The topic of stereotyping is so interesting that there are a number of theories that have been derived from sociological studies of stereotyping and prejudicial thinking. In early studies it was believed that rigid, repressed, and authoritarian people only used stereotypes. This led sociologists to conclude that this had to be a result of conflict, poor parenting, and inadequate mental and emotional development. This idea has recently been overturned due to recent studies having concluded that stereotypes are common. Surely, not all of us have had bad parenting or have the emotional quota of an underdeveloped primate?
One theory as to why people stereotype is that it is apparently too difficult to take in that people can be individuals. Meaning the idea of individuality is too complex for the human mind to absorb. Even though stereotyping is inaccurate, it is an efficient way to mentally organize large blocks of information.
Categorization is an essential human capability because it enables us to simplify, predict, and organize our world. Once one has sorted and organized everyone into tidy categories, there is a human tendency to avoid processing new or unexpected information about each individual. Assigning general group characteristics to members of that group saves time and satisfies the need to predict the social world in a general sense. Take for example the idea of Arabs as being terrorists. It doesn’t matter that a small minority, a fraction of a population, was the root cause of a massive catastrophe. It is easier to box all Arabs into the category of being terrorists, and to deal with all accordingly, rather than filter through the mass population.
Another theory, that I tend to agree with most, is that people stereotype because of the need to feel good about oneself. Stereotypes protect one from anxiety and enhance self-esteem. By designating one’s own group as the standard or normal group and assigning others to groups considered inferior or abnormal, it provides one with a sense of worth. Some psychologists believe that childhood influences are some of the most complex and influential factors in developing stereotypes.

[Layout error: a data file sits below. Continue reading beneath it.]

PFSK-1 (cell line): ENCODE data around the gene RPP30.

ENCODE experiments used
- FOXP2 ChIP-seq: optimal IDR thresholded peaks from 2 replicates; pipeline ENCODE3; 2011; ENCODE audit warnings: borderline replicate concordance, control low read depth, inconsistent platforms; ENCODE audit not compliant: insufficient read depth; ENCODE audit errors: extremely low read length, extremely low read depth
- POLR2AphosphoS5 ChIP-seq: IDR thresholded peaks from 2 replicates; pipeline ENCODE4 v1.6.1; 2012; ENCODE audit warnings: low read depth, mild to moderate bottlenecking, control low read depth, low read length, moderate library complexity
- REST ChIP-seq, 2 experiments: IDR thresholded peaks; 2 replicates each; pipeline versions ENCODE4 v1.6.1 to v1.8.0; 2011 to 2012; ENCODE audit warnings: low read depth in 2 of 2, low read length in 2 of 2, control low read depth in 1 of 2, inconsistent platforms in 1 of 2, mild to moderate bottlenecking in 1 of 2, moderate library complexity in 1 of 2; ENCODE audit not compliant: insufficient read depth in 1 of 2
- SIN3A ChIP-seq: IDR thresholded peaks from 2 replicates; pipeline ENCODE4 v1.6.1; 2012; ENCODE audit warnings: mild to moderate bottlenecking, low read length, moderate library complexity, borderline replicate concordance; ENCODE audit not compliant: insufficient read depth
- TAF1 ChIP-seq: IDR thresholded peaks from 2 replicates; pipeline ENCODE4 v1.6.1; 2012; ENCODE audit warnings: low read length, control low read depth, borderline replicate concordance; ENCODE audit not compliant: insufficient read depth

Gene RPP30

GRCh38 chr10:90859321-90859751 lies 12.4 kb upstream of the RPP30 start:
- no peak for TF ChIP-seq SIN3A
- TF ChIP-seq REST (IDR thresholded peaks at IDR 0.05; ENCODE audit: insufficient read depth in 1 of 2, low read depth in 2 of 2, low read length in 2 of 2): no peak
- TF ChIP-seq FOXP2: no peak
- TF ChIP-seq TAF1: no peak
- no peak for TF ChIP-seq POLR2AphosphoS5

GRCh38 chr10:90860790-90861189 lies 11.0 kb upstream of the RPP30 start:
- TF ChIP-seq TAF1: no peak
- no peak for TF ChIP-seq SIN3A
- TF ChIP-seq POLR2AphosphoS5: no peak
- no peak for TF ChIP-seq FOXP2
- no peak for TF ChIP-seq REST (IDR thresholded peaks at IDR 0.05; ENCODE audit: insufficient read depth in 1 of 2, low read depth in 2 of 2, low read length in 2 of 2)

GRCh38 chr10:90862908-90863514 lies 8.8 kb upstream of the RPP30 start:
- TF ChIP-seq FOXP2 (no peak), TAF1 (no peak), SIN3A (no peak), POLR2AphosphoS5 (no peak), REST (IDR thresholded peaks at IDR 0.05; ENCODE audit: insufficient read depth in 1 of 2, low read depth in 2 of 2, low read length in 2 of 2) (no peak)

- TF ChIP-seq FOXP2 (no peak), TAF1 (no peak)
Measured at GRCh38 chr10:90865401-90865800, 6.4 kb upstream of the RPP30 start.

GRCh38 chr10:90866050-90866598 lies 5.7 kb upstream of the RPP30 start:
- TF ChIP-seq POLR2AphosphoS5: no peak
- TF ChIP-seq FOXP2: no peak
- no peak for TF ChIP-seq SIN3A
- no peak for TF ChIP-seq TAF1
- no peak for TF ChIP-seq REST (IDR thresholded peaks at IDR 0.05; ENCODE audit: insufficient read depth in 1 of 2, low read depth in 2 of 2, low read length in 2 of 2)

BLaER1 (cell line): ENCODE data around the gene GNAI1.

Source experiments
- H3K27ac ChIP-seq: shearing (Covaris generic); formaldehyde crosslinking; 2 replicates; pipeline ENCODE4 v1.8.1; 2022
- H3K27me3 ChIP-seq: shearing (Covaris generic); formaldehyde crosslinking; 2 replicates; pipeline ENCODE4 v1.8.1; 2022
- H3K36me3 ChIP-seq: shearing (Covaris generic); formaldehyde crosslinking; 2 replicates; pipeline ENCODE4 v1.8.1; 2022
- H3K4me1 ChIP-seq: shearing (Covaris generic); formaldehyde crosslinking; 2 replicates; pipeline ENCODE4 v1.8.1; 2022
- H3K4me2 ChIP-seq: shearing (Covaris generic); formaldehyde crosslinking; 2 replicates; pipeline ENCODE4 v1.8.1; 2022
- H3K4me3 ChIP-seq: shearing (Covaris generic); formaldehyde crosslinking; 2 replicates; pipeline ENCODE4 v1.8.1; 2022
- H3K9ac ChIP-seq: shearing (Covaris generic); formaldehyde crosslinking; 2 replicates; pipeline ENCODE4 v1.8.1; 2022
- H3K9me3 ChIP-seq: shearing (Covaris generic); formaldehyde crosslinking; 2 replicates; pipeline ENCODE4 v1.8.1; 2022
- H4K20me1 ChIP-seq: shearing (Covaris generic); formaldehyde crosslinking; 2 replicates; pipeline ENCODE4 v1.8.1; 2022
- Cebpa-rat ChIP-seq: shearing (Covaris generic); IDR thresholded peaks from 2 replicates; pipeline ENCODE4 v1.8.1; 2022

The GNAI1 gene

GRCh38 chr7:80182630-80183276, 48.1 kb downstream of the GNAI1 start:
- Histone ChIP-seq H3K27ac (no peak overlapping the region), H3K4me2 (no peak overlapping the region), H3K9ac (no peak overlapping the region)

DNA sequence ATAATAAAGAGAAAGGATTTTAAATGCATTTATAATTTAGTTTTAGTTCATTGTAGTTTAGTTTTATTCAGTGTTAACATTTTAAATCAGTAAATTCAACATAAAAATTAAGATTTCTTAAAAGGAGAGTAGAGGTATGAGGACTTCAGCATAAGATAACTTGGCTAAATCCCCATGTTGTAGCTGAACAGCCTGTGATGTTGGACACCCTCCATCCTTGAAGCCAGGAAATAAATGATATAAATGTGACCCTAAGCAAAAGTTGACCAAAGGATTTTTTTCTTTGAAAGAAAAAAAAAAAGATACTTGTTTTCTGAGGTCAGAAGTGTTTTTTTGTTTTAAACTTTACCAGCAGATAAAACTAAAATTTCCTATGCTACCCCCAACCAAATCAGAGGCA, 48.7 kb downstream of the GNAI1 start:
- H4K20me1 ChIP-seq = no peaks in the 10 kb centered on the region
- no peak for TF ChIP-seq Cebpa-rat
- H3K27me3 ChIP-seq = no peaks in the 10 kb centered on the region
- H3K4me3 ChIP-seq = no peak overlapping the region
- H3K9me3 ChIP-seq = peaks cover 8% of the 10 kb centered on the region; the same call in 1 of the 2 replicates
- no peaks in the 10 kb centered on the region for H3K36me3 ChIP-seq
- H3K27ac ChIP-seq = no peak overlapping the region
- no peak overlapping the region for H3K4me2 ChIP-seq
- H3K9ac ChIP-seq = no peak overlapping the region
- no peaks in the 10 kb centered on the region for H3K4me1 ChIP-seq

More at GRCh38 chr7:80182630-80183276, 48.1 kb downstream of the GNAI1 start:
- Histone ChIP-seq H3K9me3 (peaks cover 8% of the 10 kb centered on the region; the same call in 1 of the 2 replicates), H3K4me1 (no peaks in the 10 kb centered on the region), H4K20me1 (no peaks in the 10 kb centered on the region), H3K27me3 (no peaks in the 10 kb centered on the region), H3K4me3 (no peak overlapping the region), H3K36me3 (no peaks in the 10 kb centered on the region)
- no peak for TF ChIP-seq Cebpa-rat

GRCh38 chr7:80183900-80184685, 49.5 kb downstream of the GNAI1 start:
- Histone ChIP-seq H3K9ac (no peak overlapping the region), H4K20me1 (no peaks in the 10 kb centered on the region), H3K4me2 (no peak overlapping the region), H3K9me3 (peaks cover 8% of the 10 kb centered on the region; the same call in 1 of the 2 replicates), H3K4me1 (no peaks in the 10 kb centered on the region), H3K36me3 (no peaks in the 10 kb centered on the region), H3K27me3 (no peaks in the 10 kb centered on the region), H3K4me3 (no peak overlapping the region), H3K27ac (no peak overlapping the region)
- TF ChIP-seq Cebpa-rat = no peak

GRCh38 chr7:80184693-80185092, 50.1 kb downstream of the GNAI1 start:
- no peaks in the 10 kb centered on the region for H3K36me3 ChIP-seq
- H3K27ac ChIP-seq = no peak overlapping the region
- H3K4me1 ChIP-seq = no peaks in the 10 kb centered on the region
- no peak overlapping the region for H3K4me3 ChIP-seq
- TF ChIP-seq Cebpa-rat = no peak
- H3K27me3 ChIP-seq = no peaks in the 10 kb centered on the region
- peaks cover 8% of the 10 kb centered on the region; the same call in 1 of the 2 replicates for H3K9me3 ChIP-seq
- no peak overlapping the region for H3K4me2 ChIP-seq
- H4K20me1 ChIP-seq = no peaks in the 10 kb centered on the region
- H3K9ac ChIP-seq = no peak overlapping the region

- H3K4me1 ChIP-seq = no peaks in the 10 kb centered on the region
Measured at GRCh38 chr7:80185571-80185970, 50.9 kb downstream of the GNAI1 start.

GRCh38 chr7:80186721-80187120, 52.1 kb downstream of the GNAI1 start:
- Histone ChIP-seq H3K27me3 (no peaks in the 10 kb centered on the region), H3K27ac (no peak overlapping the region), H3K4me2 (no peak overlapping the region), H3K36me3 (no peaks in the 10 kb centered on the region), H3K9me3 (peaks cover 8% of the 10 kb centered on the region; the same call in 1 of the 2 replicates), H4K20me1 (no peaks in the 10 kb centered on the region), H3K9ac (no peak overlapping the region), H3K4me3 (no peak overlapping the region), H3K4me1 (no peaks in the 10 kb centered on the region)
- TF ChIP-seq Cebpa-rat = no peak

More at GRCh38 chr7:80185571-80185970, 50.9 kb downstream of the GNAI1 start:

Though they can be absorbed at any age, stereotypes are usually acquired in early childhood under the influence of parents, teachers, peers and the media. Once a stereotype is learned, it often becomes self-perpetuating. The young mind is such a sponge, that children absorb and learn behaviors from very early on, and considering the family is their first source of influence, before the media, it is easy to see where learned behavior comes from.
So where does one draw the line between what is offensive and what is acceptable? What is right and what is wrong? What do we do to combat these stereotypes? Whose fault is it, our fault or theirs?
Is it fair that every time we watch shows such as 24, CSI and the likes of them, as well as movies such as Syriana, Arabs always tend to be depicted as either billionaires, princes and sheikhs (which in my opinion is an unrealistic notion) or as bombers, terrorists, hijackers, violent, gruesome, blood thirsty beings (which again is unrealistic and to be honest, it’s over being offensive, it’s plain boring).
The women on the other hand are portrayed as objectified sexual objects, sultry belly dancers, with no voice, no power, just pleasant to look at, quite the opposite of the women that we have in our societies.
Instead of playing the blame game, perhaps one should look into oneself and ask this question: how can we change stereotypes instead of slowly becoming them?
– Ghadeer Al-Otaibi